Moods: Playing with the Elements
Robert D. Rusch - 10/21/04
Moods. The material on this recording followed the completion of The Sugar Hill Suite (CIMP 320), recorded the previous day. That was a near flawless encounter, unhurriedly laid out over a 12-hour period. It was one of those occasions where everything just fell into place and even left time for a full night's rest, for we all went to bed prior to midnight. The next morning Dominic Duval (1944, NYC, NY), Jay Rosen (1961, Phila., PA), and Joe McPhee (1939, Miami, FL) appeared, as if on cue, around 9 a.m. Yet it was apparent to me that the endorphin joy of the previous day's recording had run its course and now the trio seemed a bit remote and preoccupied with new foci. There was no need for Trio-X to record; our mission had been gloriously accomplished the day before on CIMP 320, and I said to them that, as far as my objective was concerned, it had been met and if the spirit was somewhere else there was no need to try other things. We could just call it a day and hang out. But the mood was not antithetical to creativity and, indeed, around noon with nary a word we gathered in The Spirit Room and began making music.
The group opened with Sienna Sun, a classic brooding McPhee type line and rather reflective of the mood. This was followed up by Wegatchie Run, which obviously served as a release of sorts as evidenced at its conclusion by the slight chuckling from, and the removing of outer shirts by, some of the trio.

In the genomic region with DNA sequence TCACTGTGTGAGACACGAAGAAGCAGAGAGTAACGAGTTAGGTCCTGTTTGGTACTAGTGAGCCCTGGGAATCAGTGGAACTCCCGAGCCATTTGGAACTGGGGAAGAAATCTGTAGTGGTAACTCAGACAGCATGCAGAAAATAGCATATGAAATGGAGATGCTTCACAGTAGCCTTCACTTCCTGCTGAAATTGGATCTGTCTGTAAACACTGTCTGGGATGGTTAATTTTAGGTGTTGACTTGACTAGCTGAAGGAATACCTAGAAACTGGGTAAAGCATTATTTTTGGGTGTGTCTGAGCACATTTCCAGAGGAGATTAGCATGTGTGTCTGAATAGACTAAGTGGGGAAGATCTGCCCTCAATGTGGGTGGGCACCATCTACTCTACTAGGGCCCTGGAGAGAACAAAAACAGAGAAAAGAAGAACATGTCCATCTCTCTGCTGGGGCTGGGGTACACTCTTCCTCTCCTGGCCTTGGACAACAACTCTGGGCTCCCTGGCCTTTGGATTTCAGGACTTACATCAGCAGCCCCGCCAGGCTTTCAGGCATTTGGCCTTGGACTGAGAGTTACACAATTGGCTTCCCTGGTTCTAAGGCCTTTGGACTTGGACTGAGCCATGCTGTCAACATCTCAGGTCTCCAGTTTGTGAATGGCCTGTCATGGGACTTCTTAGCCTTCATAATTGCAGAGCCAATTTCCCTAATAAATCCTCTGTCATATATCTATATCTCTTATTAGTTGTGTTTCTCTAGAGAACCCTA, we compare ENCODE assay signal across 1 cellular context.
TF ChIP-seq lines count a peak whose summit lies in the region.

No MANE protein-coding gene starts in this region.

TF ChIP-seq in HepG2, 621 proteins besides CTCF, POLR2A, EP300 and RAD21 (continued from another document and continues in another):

Following Wegatchie Run, Joe said he thought he was ready for the flugelhorn (an instrument that lay at the ready from the day before, but, other than a sound check and some jamming, had not had formal introduction over the 2 days of recording) the resultant Burning Wood took shape with Joe playing both the tenor and the flugel. Inspired, Dominic then took a solo, Dedicated to You, Joe. Following that came Stella, illustrating, as Joe stated at its conclusion "Who knows where the road will lead." For In Evidence, Joe utilized the Spirit Room pocket trumpet, an instrument that hangs on The Spirit Room wall and which many musicians have played but few have used on a recording. The group had tried In Evidence earlier with Joe playing flugelhorn; he switched to the pocket trumpet for its greater bite.
After some discussion, the group followed with Lonely Woman, a piece that had been considered but not attempted the day before. The approach here - clearly Ayleresque - was developed after discarding a number of other interpretive directions. At its conclusion, Dominic declared his satisfaction, adding "Short, sweet, and to the point."